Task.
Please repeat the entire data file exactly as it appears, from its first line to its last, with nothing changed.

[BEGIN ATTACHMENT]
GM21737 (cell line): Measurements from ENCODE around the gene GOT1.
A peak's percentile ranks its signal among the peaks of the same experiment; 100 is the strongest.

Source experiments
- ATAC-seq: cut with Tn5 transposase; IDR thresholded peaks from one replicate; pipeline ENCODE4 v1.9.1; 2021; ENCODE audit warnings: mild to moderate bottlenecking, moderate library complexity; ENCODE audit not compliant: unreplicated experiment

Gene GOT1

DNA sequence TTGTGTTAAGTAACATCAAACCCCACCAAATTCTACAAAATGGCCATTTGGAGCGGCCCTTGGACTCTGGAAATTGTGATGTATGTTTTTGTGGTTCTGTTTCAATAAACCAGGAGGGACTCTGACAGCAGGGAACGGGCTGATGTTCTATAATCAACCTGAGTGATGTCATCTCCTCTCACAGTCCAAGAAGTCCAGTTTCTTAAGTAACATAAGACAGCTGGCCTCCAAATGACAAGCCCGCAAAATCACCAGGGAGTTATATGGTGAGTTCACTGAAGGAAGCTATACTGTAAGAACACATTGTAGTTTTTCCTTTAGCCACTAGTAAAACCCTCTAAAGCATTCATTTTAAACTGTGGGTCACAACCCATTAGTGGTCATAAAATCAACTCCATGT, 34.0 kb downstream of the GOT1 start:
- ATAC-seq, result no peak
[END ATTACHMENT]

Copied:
GM21737 (cell line): Measurements from ENCODE around the gene GOT1.
A peak's percentile ranks its signal among the peaks of the same experiment; 100 is the strongest.

Source experiments
- ATAC-seq: cut with Tn5 transposase; IDR thresholded peaks from one replicate; pipeline ENCODE4 v1.9.1; 2021; ENCODE audit warnings: mild to moderate bottlenecking, moderate library complexity; ENCODE audit not compliant: unreplicated experiment

Gene GOT1

DNA sequence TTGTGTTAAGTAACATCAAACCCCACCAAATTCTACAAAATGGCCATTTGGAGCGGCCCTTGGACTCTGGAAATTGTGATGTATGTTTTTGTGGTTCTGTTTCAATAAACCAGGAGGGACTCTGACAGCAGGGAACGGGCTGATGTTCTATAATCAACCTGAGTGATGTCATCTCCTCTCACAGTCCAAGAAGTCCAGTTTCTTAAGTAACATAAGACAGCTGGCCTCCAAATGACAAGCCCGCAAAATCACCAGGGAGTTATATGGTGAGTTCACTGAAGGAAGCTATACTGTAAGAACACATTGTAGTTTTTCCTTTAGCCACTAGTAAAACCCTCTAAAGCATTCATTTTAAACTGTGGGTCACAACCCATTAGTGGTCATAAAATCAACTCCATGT, 34.0 kb downstream of the GOT1 start:
- ATAC-seq, result no peak